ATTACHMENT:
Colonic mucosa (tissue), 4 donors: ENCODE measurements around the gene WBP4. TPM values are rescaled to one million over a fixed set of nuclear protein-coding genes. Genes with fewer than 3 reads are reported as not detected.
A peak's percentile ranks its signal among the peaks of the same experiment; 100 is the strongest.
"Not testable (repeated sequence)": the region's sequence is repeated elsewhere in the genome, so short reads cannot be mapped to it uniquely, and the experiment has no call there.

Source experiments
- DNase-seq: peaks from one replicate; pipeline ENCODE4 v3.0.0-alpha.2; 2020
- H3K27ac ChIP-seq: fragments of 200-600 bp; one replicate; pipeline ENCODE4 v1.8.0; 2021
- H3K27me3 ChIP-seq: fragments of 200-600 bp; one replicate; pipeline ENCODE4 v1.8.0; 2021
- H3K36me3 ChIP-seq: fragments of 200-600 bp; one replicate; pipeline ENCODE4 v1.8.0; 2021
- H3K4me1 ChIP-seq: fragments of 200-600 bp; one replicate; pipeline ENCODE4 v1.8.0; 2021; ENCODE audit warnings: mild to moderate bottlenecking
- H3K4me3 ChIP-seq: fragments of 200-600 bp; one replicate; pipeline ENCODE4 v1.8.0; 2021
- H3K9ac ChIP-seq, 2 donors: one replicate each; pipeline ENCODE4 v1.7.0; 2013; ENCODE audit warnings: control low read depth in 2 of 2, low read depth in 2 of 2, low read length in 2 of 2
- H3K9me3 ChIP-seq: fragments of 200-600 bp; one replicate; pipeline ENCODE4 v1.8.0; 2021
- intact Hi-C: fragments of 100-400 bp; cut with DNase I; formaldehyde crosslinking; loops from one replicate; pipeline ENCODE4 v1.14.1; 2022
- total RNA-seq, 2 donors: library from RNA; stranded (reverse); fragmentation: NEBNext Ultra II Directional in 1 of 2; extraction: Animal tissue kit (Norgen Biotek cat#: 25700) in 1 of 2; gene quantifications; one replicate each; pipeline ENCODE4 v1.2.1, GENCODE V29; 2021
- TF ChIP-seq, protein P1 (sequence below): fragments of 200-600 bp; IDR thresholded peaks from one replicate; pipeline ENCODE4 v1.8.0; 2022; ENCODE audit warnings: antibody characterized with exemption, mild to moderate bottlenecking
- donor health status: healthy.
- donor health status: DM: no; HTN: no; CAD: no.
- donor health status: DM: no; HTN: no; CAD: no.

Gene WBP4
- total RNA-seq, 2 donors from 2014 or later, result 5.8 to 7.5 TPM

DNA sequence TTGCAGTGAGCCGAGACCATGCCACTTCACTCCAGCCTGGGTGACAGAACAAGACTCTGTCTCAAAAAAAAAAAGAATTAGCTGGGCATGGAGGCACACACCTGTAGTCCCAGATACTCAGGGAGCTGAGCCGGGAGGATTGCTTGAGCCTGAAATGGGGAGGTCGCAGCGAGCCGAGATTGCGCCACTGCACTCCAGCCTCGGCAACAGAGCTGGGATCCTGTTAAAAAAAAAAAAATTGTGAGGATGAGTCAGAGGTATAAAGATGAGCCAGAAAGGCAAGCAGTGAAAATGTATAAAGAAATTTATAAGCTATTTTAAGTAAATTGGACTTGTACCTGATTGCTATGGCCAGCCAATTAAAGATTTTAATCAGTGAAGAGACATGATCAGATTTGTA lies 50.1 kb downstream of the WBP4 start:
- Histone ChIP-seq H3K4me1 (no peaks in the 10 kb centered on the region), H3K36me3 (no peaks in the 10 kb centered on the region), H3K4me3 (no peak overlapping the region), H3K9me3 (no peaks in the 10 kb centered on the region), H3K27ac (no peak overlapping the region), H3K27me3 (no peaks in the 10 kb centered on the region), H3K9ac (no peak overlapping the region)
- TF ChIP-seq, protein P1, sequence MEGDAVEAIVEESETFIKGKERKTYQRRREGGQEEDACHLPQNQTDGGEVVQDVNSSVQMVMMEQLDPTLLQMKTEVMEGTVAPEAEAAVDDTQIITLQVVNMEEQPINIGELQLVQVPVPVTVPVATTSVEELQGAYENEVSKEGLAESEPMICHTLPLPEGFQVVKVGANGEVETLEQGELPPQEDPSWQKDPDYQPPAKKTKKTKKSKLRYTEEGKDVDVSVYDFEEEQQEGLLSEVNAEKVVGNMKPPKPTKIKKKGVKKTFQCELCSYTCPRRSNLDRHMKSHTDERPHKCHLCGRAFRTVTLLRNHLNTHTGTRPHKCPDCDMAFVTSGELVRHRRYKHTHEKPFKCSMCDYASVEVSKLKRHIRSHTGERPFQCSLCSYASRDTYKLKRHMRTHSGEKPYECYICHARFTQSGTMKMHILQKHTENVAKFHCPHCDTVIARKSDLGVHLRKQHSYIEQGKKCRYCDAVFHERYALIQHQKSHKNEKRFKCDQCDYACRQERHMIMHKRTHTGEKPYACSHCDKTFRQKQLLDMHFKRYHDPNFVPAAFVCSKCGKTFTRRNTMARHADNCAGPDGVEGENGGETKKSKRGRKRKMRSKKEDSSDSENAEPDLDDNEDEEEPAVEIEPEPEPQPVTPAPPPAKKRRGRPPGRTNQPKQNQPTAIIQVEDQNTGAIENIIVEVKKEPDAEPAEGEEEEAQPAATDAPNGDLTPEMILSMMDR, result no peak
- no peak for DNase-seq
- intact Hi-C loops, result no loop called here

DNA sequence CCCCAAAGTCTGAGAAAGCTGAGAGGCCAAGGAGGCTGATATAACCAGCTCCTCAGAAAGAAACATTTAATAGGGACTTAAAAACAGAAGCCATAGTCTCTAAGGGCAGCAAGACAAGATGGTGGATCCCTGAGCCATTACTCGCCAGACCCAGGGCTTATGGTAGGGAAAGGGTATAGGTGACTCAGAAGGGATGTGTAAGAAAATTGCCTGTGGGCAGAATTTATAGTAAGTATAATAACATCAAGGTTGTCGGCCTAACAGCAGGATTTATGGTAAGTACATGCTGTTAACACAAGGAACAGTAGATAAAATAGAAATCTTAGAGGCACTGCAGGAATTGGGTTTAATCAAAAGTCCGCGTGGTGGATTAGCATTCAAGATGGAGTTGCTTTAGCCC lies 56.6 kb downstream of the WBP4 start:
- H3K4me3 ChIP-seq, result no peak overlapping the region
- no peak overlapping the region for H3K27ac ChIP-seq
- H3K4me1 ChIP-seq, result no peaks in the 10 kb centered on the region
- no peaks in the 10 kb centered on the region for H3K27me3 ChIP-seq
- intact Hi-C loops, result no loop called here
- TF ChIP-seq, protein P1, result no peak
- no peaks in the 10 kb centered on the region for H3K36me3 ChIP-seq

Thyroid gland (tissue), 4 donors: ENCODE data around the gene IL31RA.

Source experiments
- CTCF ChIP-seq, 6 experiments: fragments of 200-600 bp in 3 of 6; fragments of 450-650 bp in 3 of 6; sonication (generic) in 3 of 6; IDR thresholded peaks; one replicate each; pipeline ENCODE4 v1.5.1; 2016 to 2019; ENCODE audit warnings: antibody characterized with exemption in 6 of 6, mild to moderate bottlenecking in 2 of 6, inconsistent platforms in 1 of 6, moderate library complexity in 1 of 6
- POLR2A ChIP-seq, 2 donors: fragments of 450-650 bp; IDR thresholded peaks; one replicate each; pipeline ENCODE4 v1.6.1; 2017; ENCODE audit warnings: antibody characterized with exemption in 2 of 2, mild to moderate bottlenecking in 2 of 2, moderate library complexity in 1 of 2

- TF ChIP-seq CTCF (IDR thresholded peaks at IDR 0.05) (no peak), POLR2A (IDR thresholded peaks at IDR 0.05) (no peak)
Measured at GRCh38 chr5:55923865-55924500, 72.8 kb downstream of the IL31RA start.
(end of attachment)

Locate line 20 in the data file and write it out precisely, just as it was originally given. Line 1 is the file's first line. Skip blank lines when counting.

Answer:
- total RNA-seq, 2 donors from 2014 or later, result 5.8 to 7.5 TPM